Seismo Blog

A Diplomatically Subdued Headline

Categories:   North Korea  |  Nuclear Test

September 9, 2016 

One can hardly phrase it more carefully than that: "Unusual Seismic Event in North Korea". This description of what is without a doubt the fifth test of a nuclear weapon by the reclusive, authoritarian regime of Kim Jong-un in North Korea was seen on the website of the CTBTO, a United Nations organization based in Vienna, Austria. On Friday night, half an hour after midnight (UTC), seismic stations all over the world picked-up seismic waves eminating from the test site Punggye Ri in the province of North Hamgyong, located about 235 miles northeast of North Korea's capital Pyongyang. Four times since 2006, seismic waves like these were detected from the same site. Each time it turned out that these waves did not originate from a regular tectonic earthquake, but from a nuclear test conducted by North Korea. The last such test took place on January 6th of this year.

North Korea Nuclear Test Announcement

Figure 1: A subdued headline: Diplomatic correctness did not allow the CTBTO to call a nuclear test what it really is, as seen on the organization's website shortly after the detonation

The explosion at that time raised the question as to whether the North Koreans had tested a hydrogen bomb, which has much more destructive power than an atom bomb, like those dropped on Hiroshima and Nagasaki in the final days of World War II. The reason for this speculation - which has yet to be confirmed - was the equivalent earthquake magnitude of the detonation in January. It registered between 5.1 and 5.2. With a magnitude of 5.3, today's event was even stronger. However, the various types of nuclear weapons cannot be distinguished by seismic detection methods. That's why shortly after the latest detonation China and Japan sent "sniffer" airplanes towards the North Korean territory. They collected air samples looking for radioactive isotopes, which might have escaped during the underground nuclear test. Analyzing the composition and distribution of those isotopes would allow to uniquely identify the type of weapon tested. As of this writing, no results have been published from the analysis of air samples.

If politicians and scientists all over the world are so certain that Friday's seismic signals did not eminate from an earthquake but from the detonation of a nuclear device, why was the CTBTO so reluctant to initially call it what it really is? The reason has to do with diplomacy. The abbreviation CTBTO stands for "Comprehensive Test-Ban Treaty Organization". It took decades of careful negotiations before this organization was put in place by the UN in 1996. It has only one mandate: to monitor if a clandestine nuclear weapons test is conducted by anyone, anywhere on Earth. Now, more than 180 countries have signed that they will abide by the test-ban and have become members of CTBTO. There are, however, a few hold-outs like India, Pakistan, Cuba and North Korea. All other nations in the nuclear club (the US, Russia, China, France and the UK) have at least signed the charter, although China and the US have yet to ratify it.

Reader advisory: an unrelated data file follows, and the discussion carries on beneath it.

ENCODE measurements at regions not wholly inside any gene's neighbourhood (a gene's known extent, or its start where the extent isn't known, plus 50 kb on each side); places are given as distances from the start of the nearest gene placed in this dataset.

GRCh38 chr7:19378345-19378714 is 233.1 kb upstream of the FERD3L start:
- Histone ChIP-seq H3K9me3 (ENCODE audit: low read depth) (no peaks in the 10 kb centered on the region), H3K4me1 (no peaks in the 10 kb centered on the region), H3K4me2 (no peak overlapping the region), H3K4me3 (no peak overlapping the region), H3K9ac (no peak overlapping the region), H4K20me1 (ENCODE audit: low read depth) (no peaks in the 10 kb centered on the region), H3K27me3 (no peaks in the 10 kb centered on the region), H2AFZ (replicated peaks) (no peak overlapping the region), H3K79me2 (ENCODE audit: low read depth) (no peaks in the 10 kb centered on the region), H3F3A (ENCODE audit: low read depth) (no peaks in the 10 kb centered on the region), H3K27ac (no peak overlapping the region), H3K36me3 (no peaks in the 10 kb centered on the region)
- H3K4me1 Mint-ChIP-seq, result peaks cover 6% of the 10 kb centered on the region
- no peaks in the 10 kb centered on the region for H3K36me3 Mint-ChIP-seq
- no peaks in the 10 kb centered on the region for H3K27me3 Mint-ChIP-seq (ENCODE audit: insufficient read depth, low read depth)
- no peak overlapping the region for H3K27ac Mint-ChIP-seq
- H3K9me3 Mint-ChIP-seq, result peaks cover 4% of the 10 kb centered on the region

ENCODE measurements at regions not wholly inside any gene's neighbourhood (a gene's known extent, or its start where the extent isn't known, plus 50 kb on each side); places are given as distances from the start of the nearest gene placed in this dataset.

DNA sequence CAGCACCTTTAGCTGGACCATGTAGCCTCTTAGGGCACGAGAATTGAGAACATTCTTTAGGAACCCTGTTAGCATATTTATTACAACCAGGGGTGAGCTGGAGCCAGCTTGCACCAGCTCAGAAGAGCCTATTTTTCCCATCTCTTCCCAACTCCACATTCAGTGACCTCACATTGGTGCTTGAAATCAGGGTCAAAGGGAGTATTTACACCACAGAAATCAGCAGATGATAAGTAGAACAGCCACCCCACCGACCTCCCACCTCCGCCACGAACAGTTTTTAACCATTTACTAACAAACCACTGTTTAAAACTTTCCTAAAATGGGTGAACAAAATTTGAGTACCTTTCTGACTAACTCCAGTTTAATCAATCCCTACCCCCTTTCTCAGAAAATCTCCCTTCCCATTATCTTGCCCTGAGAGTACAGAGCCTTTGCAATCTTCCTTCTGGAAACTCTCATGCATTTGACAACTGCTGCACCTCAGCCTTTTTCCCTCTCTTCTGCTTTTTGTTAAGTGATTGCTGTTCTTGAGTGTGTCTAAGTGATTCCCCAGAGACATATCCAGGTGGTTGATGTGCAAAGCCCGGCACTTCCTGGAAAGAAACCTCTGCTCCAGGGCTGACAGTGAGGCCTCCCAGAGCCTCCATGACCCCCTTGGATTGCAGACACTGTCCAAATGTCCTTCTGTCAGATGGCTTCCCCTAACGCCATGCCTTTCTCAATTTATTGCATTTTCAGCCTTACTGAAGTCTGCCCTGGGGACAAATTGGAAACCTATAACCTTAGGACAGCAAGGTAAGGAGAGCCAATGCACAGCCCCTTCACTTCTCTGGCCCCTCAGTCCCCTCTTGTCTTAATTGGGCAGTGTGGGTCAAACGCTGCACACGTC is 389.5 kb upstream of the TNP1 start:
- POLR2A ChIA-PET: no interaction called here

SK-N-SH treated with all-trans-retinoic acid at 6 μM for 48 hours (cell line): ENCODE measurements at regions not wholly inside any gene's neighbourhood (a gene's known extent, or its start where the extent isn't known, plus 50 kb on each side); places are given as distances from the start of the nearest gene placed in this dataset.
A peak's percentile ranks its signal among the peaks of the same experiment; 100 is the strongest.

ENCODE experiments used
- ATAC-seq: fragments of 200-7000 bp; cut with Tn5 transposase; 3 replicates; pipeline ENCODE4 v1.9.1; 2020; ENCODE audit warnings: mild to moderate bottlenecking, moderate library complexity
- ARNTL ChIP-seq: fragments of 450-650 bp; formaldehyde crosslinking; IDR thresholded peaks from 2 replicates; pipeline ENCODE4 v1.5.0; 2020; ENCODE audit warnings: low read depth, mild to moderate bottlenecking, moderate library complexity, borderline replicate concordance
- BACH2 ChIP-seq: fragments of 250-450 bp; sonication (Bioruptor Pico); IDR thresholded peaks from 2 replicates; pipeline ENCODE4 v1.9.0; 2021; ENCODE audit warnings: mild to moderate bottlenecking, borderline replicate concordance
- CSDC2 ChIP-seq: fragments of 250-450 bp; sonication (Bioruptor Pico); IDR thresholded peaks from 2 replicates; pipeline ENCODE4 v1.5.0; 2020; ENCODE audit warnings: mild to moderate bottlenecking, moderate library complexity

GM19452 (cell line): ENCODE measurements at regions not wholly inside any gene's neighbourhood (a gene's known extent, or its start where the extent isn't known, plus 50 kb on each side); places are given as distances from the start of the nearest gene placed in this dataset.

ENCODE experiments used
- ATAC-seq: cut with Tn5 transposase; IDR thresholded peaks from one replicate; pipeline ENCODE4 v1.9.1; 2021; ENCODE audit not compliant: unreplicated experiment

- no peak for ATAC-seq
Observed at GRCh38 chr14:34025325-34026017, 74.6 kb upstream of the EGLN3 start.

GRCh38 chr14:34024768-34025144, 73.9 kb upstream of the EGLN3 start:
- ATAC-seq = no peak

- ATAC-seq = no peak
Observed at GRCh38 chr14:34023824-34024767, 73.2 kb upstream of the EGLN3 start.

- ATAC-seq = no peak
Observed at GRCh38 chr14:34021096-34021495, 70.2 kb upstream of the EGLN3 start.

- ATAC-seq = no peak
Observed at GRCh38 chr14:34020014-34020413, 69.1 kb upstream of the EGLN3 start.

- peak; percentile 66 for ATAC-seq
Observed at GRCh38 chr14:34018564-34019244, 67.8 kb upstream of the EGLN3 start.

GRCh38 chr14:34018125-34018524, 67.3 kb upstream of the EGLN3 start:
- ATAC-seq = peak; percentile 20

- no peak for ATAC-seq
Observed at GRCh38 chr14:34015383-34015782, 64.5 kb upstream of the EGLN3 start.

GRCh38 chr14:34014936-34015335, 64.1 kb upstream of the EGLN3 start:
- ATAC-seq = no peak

And what does CTBTO do? They operate a world wide network of several hundred seismic, infrasound and hydroacoustic sensors, which can detect any nuclear test that takes place underground, in the atmosphere or at sea. In addition, at 80 stations distributed around the globe air samples are collected, similar to what the sniffer airplanes were doing shortly after today's North Korean test. The air samples of the CTBTO stations help identify the type and origin of nuclear devices.

Waveforms from North Korea Nuclear Explosion

Figure 2 Berkeley's seismic station near Yreka in Northern California recorded North Korea's latest nuclear test very clearly. The three traces represent the three degrees of ground motion (from the top): vertical, in the North-South direction and East-West.

However, CTBTO cannot operate its vast network of stations alone. It gets help from various institutions in the signatory states, among others from the Berkeley Seismological Laboratory. Our station in an abandoned mine near Yreka in Northern California, dubbed YBH, operates with a dual purpose. While YBH is an integral and important part of the Berkeley Digital Seismic Network, it also sends live seismic data to CTBTO's operations center in Vienna, Austria.

Because CTBTO is under the ultimate control of the UN Security Council, they cannot just state the obvious. Only after the member states have agreed that the data collected by CTBTO's monitoring system really represent a nuclear test, can it be called what we all know it is, another provocation of the rest of the world by Pyongyang. Since North Korea has publically admitted to the test with great propaganda fanfare, the nuclear monitors have changed their website. (hra128)